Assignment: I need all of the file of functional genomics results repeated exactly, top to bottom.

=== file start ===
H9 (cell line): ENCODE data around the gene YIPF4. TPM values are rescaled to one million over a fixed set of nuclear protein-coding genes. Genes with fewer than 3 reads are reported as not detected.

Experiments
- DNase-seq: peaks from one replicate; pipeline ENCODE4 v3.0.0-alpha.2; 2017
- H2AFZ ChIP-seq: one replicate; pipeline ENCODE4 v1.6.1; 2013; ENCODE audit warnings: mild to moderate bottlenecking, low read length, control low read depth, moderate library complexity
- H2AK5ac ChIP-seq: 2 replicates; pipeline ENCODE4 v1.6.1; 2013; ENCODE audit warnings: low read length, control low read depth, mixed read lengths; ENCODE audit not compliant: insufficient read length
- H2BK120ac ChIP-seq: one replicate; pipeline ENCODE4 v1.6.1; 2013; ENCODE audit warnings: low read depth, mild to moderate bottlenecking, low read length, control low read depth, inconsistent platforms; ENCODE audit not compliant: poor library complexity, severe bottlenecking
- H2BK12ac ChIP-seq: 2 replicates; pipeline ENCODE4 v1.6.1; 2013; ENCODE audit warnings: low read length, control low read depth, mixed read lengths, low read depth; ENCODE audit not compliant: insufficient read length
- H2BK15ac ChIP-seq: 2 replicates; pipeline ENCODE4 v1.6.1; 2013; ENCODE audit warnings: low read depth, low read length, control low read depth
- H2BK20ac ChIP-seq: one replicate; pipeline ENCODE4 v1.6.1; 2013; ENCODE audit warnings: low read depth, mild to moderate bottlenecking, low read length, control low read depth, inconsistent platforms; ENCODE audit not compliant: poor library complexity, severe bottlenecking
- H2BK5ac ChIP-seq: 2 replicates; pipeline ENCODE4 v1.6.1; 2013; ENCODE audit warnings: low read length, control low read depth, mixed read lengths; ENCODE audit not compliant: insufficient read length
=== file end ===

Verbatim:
H9 (cell line): ENCODE data around the gene YIPF4. TPM values are rescaled to one million over a fixed set of nuclear protein-coding genes. Genes with fewer than 3 reads are reported as not detected.

Experiments
- DNase-seq: peaks from one replicate; pipeline ENCODE4 v3.0.0-alpha.2; 2017
- H2AFZ ChIP-seq: one replicate; pipeline ENCODE4 v1.6.1; 2013; ENCODE audit warnings: mild to moderate bottlenecking, low read length, control low read depth, moderate library complexity
- H2AK5ac ChIP-seq: 2 replicates; pipeline ENCODE4 v1.6.1; 2013; ENCODE audit warnings: low read length, control low read depth, mixed read lengths; ENCODE audit not compliant: insufficient read length
- H2BK120ac ChIP-seq: one replicate; pipeline ENCODE4 v1.6.1; 2013; ENCODE audit warnings: low read depth, mild to moderate bottlenecking, low read length, control low read depth, inconsistent platforms; ENCODE audit not compliant: poor library complexity, severe bottlenecking
- H2BK12ac ChIP-seq: 2 replicates; pipeline ENCODE4 v1.6.1; 2013; ENCODE audit warnings: low read length, control low read depth, mixed read lengths, low read depth; ENCODE audit not compliant: insufficient read length
- H2BK15ac ChIP-seq: 2 replicates; pipeline ENCODE4 v1.6.1; 2013; ENCODE audit warnings: low read depth, low read length, control low read depth
- H2BK20ac ChIP-seq: one replicate; pipeline ENCODE4 v1.6.1; 2013; ENCODE audit warnings: low read depth, mild to moderate bottlenecking, low read length, control low read depth, inconsistent platforms; ENCODE audit not compliant: poor library complexity, severe bottlenecking
- H2BK5ac ChIP-seq: 2 replicates; pipeline ENCODE4 v1.6.1; 2013; ENCODE audit warnings: low read length, control low read depth, mixed read lengths; ENCODE audit not compliant: insufficient read length